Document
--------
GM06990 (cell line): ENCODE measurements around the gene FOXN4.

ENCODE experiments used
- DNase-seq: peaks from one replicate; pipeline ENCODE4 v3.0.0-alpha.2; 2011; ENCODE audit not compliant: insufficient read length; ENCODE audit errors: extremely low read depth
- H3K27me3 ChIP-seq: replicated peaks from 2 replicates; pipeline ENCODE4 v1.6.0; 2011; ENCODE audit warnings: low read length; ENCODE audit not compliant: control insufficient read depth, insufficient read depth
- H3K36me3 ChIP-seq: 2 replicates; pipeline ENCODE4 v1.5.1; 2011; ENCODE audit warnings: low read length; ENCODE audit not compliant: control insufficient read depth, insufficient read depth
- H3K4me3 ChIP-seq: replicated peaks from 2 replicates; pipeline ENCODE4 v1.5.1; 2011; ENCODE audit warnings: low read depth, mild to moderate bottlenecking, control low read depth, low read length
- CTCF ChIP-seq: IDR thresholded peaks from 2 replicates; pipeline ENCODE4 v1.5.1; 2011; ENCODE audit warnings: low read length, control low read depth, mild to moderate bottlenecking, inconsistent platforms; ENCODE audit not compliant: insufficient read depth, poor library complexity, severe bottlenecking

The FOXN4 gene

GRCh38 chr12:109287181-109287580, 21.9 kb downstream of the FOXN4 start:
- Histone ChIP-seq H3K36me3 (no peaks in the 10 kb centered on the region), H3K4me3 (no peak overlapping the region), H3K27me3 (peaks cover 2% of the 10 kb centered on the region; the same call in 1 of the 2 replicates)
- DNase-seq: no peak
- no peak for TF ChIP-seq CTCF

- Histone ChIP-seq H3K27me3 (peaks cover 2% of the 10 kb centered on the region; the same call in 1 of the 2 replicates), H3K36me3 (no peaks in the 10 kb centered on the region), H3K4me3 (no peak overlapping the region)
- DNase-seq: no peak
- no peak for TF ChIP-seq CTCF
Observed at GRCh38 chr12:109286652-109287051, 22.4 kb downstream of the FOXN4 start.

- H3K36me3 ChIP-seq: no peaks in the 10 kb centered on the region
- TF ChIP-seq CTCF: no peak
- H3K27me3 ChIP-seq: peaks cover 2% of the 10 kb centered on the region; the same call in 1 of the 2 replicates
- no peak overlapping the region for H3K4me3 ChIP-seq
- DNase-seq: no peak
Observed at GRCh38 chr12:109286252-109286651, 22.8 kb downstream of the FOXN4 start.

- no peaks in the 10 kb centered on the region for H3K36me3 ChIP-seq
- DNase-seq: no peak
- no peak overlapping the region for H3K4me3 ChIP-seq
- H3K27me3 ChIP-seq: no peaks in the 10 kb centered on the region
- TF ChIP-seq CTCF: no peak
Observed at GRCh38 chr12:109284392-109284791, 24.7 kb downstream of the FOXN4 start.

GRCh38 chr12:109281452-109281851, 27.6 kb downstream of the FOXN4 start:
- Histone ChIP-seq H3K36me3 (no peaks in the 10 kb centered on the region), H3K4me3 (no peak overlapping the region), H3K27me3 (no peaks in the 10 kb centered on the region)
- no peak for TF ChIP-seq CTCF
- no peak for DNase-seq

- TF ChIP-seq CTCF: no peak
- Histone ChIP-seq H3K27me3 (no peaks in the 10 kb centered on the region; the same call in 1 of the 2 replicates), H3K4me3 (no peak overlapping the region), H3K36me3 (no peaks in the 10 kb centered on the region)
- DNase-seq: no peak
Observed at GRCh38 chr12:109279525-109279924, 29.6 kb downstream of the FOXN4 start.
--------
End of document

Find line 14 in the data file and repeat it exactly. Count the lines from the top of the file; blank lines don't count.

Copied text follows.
- DNase-seq: no peak